People very rarely talk about the tools of a makeup artist’s trade and how important it is to keep them in tip top condition.
Not only is it important that you have the best tools to apply makeup, it’s also important that they are hygienic and in good condition. Nothing is more embarrassing than a client developing an allergic reaction or worse because my tools are not up to scratch. So, I am pedantic about making sure my makeup and brushes are cleaned after every use.
I have extremely sensitive skin. I have struggled with allergic reactions and eczema all of my life. So, I have to be particularly careful with what I put on my face and what I use to apply my makeup. Any foreign substance can leave me red and uncomfortable. It’s for this reason that I border on the fanatical when it comes to keeping my makeup and brushes clean.
But, keeping makeup and brushes clean is not something only makeup artists should practice. You will get the best out of your products and tools if you show them a bit of TLC, and I promise it’s not time-consuming or costly.
Cleaning your brushes
Cleaning your brushes is quick and easy. It may seem daunting at first, but once you get started and make it a habit, it will come as naturally as brushing your teeth.
I always recommend my clients invest in a brush cleaner at the very least. Spritz your brushes after every use and dab on a tissue.
A good deep clean is like an exfoliation – it is necessary at least once a week.
You will need:
- A shallow bowl
- A Gentle clarifying shampoo or baby shampoo (baby shampoo is gentle on the bristles)
- A cloth
Run the bristles under lukewarm water.
Dip the brush into the bowl filled with water and baby shampoo and give the mixture a swirl with the brush.
Use your hand as a cup for the warm, soapy water and swirl your brushes, one at a time, in your palm until they are clean.
Rinse the bristles under lukewarm water.
Repeat the wash and rinse process until the water runs clear.
Pat the bristles dry with a cloth, then reshape them.
Lay your brushes on a cloth to dry, preferably with the handle raised. Water that runs into the handle will loosen the glue or over time the wood will swell.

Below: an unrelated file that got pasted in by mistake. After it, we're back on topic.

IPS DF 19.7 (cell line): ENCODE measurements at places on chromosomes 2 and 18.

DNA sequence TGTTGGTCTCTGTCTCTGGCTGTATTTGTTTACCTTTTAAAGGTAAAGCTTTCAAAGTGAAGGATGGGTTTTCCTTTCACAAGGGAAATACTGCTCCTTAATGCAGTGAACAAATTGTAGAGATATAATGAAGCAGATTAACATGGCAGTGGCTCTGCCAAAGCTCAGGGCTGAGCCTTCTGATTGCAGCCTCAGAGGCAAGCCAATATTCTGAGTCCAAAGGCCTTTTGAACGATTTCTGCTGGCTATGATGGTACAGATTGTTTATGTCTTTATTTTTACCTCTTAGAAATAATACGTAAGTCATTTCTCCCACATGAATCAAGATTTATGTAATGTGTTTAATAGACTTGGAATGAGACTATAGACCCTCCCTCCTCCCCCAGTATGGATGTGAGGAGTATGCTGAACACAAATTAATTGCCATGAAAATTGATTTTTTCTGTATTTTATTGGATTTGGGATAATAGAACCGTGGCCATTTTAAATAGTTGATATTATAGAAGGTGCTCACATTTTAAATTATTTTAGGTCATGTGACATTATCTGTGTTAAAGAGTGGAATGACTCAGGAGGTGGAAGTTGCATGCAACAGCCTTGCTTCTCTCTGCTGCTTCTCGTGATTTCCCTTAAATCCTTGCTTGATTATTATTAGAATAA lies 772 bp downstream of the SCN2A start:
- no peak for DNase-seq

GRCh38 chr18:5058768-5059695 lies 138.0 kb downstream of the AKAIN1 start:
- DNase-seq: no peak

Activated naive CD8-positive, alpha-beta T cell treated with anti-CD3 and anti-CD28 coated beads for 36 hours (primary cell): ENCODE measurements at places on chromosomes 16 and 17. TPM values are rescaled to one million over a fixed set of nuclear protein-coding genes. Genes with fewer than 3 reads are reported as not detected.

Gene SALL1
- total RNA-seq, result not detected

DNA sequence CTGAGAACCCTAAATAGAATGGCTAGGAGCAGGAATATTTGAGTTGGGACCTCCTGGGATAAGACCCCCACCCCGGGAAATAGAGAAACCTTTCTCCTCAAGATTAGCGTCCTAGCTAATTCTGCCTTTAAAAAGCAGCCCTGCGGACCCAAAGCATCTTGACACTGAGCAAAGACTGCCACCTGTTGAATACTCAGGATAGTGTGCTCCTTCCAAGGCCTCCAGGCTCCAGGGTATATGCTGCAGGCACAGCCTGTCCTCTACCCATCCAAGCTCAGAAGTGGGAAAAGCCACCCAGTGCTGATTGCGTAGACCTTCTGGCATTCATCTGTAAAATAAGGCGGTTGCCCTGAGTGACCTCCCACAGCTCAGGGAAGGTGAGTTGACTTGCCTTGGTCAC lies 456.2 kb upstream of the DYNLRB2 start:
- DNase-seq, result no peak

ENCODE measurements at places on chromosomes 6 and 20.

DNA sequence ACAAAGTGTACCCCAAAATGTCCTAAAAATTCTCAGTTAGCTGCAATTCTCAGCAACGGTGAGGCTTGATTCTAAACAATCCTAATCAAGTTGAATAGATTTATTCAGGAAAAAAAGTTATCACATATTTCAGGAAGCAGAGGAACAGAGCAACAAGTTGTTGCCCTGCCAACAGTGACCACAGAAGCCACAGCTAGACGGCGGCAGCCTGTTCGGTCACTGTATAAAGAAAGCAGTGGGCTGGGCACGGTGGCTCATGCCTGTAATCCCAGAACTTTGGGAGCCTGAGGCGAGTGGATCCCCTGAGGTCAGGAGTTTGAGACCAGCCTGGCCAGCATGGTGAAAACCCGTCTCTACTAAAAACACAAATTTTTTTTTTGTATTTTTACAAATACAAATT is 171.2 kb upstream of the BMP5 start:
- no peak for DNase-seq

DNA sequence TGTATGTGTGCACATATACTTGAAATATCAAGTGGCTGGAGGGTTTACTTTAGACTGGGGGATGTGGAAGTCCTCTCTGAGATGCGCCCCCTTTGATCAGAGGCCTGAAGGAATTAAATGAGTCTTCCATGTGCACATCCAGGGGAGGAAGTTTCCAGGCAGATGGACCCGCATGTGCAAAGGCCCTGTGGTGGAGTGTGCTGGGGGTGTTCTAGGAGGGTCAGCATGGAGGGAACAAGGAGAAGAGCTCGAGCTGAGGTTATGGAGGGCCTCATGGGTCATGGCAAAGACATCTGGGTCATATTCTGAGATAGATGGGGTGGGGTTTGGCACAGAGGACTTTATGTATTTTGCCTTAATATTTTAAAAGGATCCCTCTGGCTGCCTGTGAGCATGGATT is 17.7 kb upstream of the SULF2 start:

Cleaning your makeup
I cannot tell you how often clients ask me how to clean their brushes but forget to take care of their makeup. Always remember that it’s as important to keep your makeup clean as well.
For this, you need to use something with a high alcohol content – rubbing alcohol from any pharmacy will do.
Pour some into a spray bottle and spray over your powder, blush and eyeshadow pallettes. Leave it to dry for a few minutes.
You can use rubbing alcohol on your lipsticks as well. But there’s nothing wrong with using a baby wipe.
Cleaning them with this quick and easy method will not only help your makeup last longer but also remove all those germs that can cause or add to breakouts.
Makeup is expensive – I know. But expiration dates are important to bare in mind. Using makeup that has expired can cause clogged pores, breakouts and other worse conditions. If you respect your skin, you will make sure to only use makeup that has not passed its sell-by date.
It’s easy to determine if your makeup has expired – often the smell, colour and texture changes. Consider these when you’re trying to decide.
Usually oil-based products like lipsticks and those you touch with your fingers (concealer and foundation for example) are the first to go bad. Your fingers and lips carry bacteria and germs which are easily transferred to these products, so they must be checked regularly.
Furthermore, anything that has a wand (these wands pump air into the container), like lipgloss and mascara, also have shorter shelf lives.
Here are some general guidelines on shelf lives:
Mascara has a shelf life of 2-3 months. Throw it away when it has a strange smell or when you notice it gets clumpy. If it does get clumpy and it is within its expiry date, you can place the tube in a cup of hot water to melt the clumps before using it.
Liquid foundation and concealer lasts between 6 and 12 months. If the colour has lightened, or you see it separating into two layers, get rid of it.
Lip Gloss lasts a year and lipstick two. But, if your gloss becomes extra sticky and your lippie becomes very dry, toss it out.
Powder, eyeshadow and blush that is cleaned and taken care of can last a while. But if you notice it becoming dry and flaky, throw it out.
Don’t leave your makeup in the sun and don’t share it with other people. These are quick ways to gather bacteria and spread germs. Heat can cause bacteria to grow on products.
Try to avoid creams and foundations in tubs. Go for products with a pump or squeeze tube instead to keep it hygienic. If you do have a tub with concealer or foundation, use a makeup spatula to take some out when you use it. Make sure your hands are clean if you don’t use the spatula.
Do not use a sponge for longer than 1 or 2 weeks. Sponges soak up bacteria. You can wash and reuse them though.
These are my tips on keeping your makeup and tools clean. Bookmark, print, memorise them – your healthy skin will thank you.